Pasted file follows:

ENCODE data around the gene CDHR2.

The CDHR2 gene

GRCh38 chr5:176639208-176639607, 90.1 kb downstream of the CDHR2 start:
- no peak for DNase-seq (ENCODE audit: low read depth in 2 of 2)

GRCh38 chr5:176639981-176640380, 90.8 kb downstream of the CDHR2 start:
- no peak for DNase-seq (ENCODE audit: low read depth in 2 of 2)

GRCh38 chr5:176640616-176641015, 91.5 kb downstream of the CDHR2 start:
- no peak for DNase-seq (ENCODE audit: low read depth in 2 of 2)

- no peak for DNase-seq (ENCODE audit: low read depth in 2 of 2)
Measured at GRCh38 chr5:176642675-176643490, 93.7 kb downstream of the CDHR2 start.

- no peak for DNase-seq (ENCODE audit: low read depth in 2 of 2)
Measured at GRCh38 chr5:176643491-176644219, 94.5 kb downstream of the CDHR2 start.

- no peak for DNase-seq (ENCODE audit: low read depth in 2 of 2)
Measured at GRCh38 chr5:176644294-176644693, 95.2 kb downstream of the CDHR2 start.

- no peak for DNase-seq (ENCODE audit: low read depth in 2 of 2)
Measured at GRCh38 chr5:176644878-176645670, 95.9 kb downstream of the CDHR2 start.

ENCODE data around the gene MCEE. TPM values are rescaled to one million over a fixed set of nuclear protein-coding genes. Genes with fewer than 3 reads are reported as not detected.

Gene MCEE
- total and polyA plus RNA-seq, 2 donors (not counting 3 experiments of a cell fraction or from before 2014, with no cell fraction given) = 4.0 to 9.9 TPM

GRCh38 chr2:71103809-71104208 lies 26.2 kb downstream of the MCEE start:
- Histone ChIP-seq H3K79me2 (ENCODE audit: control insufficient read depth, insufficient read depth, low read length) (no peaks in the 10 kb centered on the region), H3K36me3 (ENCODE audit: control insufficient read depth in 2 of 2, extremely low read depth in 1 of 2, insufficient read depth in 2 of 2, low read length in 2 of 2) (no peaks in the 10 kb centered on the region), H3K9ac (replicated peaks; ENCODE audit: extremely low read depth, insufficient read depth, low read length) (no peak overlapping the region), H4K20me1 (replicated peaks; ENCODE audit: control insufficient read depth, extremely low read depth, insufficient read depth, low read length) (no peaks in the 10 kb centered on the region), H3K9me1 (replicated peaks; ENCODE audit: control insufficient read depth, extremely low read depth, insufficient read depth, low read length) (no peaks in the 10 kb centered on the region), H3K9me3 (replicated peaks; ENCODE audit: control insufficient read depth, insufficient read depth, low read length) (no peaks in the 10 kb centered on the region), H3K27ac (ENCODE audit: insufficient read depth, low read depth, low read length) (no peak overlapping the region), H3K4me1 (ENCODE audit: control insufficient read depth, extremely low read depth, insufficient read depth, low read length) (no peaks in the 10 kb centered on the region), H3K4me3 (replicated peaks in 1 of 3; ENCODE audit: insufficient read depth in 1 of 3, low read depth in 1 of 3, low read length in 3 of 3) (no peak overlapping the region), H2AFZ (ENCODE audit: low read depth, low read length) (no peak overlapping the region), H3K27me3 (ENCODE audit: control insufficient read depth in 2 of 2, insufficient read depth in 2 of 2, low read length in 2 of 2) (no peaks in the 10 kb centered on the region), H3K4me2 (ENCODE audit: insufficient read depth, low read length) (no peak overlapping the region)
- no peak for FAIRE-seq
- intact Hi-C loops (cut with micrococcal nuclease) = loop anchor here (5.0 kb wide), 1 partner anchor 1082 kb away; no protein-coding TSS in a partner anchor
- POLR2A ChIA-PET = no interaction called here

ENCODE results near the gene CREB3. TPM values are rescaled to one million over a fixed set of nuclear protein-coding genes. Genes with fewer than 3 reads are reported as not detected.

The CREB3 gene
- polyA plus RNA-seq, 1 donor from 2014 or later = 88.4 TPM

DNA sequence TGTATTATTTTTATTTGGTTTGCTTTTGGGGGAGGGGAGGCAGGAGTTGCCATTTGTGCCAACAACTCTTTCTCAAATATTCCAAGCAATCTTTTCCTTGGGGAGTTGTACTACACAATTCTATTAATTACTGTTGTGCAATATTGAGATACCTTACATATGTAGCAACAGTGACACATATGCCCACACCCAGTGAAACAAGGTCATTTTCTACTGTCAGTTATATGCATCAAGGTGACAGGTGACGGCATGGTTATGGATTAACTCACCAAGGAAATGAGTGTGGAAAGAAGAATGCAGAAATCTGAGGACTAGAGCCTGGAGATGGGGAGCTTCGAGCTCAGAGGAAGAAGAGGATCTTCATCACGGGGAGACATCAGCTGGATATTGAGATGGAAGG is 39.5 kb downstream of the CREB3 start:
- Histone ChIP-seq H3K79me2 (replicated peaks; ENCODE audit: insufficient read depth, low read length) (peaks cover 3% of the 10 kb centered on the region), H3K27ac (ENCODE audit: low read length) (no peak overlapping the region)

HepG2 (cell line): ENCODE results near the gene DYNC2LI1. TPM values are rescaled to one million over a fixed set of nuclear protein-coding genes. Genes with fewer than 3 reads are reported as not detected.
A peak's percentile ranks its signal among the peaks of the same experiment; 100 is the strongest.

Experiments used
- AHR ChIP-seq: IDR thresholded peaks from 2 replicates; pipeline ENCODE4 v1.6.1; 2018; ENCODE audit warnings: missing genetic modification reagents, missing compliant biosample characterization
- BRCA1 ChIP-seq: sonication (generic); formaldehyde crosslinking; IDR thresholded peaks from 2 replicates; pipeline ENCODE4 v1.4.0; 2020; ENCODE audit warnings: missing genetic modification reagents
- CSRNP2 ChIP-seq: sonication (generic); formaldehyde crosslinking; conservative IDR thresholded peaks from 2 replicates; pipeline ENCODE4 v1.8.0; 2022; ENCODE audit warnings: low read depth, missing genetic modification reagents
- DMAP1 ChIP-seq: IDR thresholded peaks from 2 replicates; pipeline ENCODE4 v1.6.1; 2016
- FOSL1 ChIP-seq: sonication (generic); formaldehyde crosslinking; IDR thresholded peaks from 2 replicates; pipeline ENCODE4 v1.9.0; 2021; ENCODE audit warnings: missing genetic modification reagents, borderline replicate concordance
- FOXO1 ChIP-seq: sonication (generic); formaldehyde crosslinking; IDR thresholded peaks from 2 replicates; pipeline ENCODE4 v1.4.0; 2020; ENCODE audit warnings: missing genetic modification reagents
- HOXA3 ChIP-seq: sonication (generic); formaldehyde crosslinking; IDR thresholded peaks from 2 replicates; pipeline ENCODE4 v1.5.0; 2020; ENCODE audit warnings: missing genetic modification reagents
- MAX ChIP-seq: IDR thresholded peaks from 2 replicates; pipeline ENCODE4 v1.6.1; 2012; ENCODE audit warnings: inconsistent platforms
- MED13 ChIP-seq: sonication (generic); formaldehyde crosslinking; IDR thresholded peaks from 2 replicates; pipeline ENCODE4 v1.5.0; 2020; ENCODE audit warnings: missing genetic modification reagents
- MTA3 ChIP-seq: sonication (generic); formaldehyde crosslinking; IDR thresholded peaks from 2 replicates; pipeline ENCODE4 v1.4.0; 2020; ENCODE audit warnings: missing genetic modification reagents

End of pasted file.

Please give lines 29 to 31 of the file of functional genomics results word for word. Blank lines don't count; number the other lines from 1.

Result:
- Histone ChIP-seq H3K79me2 (replicated peaks; ENCODE audit: insufficient read depth, low read length) (peaks cover 3% of the 10 kb centered on the region), H3K27ac (ENCODE audit: low read length) (no peak overlapping the region)

HepG2 (cell line): ENCODE results near the gene DYNC2LI1. TPM values are rescaled to one million over a fixed set of nuclear protein-coding genes. Genes with fewer than 3 reads are reported as not detected.
A peak's percentile ranks its signal among the peaks of the same experiment; 100 is the strongest.